MCC Statement on Gov. LePage’s Recent Remarks

August 27, 2016

The Maine Council of Churches has a longstanding commitment to promoting civility in our state’s public discourse. Thus we were dismayed at Governor LePage’s recent statements regarding race and racial profiling, his use of highly offensive language in the voicemail message he left for Representative Drew Gattine, and his mention, during a subsequent interview, of a wish to shoot Rep. Gattine.

The type of vitriolic personal attack and disrespect in the governor’s voicemail message and interview flagrantly violated the principle of maintaining respectful civility when speaking to or about those with whom one disagrees. The words he chose to use in the message and interview were unspeakable—and yet he spoke them, disgracing the office of governor and dishonoring our state in the eyes of the nation.

In addition, by framing the devastating drug trafficking and addiction problem our state faces as being fundamentally about race when it simply is not, and by promoting racial profiling, the governor further violates fundamental principles of civil discourse.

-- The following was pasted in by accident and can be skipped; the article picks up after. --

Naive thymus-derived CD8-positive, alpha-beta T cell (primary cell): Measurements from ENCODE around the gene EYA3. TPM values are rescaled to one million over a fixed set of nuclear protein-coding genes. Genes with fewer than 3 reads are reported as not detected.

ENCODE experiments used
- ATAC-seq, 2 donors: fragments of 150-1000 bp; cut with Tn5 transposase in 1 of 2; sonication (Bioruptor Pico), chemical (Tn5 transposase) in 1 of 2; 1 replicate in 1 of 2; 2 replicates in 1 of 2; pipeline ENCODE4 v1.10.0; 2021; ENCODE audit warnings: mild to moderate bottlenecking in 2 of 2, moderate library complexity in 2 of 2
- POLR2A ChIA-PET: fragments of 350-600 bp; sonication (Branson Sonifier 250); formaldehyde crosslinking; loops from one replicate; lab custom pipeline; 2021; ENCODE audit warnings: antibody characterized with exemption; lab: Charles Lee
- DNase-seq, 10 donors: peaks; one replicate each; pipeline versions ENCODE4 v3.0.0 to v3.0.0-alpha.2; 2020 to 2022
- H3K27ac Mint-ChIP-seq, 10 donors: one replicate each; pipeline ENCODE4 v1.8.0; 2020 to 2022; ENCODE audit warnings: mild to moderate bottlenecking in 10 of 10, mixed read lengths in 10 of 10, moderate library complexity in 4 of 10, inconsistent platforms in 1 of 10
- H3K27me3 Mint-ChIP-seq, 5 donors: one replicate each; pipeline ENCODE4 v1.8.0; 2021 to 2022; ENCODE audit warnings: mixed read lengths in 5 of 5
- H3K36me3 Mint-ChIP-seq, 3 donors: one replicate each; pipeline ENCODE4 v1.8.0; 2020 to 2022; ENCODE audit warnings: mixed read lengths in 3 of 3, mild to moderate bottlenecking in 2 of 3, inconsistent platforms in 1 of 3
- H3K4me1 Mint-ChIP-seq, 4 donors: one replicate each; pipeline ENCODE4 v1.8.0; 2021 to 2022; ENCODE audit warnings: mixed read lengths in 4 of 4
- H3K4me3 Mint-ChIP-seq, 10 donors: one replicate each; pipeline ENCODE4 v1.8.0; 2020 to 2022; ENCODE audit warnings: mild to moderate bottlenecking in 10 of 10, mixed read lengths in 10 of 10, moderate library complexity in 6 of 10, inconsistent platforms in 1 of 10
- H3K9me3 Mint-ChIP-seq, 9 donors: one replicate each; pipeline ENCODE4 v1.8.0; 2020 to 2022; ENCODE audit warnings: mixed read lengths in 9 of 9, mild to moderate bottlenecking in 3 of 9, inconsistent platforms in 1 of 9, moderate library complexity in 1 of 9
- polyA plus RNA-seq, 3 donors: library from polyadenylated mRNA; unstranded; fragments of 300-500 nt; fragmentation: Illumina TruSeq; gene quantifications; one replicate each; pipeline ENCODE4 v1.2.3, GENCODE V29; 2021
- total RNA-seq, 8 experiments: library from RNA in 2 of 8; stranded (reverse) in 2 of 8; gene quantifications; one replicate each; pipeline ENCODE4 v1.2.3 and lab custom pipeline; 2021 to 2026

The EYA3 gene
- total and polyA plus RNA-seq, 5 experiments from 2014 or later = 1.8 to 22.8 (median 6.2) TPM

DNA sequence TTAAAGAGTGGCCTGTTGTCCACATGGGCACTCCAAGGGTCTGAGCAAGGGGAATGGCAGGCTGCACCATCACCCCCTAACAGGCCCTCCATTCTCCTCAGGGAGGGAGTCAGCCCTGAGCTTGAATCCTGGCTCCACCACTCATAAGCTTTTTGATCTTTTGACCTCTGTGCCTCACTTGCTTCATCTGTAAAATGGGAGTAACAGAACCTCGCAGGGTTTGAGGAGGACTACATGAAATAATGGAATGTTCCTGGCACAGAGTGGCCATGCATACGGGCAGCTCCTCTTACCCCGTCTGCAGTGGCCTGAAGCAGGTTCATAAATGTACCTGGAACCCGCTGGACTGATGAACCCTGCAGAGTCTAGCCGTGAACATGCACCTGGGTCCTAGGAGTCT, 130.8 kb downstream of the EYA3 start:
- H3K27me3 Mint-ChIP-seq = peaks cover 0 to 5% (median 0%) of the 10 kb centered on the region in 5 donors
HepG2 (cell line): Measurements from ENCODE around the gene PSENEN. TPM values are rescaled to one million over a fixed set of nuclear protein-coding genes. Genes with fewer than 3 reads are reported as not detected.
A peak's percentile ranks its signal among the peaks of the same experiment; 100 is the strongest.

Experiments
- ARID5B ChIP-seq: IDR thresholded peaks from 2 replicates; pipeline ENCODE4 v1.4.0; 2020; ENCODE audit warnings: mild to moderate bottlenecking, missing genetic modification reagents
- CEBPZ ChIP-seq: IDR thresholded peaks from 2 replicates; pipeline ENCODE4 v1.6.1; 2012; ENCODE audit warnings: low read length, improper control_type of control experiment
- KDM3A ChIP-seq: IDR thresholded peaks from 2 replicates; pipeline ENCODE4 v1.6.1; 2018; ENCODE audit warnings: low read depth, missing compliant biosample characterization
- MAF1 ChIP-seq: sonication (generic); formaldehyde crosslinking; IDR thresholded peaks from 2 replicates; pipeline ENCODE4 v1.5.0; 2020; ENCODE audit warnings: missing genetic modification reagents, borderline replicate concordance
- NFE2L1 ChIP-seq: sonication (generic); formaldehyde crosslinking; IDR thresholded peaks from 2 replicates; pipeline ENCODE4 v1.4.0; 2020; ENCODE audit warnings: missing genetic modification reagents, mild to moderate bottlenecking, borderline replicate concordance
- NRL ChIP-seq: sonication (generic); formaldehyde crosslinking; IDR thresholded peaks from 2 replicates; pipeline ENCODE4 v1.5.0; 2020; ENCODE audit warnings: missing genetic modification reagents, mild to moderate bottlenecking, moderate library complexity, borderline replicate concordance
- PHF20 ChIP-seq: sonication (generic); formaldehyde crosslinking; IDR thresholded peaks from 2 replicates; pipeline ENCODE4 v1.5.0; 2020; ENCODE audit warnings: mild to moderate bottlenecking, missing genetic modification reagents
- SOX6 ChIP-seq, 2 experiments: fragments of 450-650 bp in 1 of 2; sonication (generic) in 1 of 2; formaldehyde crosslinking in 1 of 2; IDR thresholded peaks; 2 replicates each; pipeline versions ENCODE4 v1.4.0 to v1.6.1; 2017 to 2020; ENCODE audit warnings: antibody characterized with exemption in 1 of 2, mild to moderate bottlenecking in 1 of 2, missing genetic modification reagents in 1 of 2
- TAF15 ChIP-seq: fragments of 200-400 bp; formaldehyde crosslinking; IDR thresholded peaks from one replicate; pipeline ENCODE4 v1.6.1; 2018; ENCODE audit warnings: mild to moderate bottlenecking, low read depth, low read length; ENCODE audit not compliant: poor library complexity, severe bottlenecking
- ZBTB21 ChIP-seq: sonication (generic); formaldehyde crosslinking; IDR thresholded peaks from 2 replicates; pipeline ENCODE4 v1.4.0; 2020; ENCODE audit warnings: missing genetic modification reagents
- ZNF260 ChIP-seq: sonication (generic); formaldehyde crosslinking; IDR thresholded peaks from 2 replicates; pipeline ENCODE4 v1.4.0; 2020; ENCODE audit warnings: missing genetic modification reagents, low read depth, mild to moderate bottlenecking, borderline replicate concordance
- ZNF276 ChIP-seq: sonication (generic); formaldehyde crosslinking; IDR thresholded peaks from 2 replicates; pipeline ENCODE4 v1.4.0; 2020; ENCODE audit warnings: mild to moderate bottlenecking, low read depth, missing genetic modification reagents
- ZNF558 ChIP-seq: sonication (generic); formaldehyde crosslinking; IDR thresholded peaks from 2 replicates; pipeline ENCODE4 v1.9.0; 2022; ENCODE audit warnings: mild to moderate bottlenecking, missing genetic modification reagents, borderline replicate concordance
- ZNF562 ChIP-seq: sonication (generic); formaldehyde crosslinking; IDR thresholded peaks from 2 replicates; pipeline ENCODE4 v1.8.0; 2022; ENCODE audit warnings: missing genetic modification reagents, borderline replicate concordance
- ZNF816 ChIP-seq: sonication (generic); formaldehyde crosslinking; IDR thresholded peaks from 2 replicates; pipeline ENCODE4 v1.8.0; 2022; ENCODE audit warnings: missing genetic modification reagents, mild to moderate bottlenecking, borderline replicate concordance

This summer, the Council has been inviting all candidates for statewide office to sign a Civil Discourse Covenant thereby committing to act with respect toward others, refrain from personal attacks, refuse to make untrue statements, and value honesty, truth and civility while striving to find workable solutions. We urge Governor LePage to consider signing this covenant as a sign he intends to change his behavior so as to act in a manner befitting the office of Governor of our great state. A copy of the Civil Discourse Covenant can be found at

The Council will be hosting a statewide symposium on civility in politics featuring keynote speaker Senator George Mitchell, Thursday, October 20, 7:30am to 9:30am, Best Western Hotel, Waterville.

Founded in 1938, the Maine Council of Churches represents nine denominations (Episcopal, Lutheran, Methodist, Presbyterian, Quaker, Roman Catholic, Swedenborgian, Unitarian Universalist, and United Church of Christ) and their 550 local congregations across the state.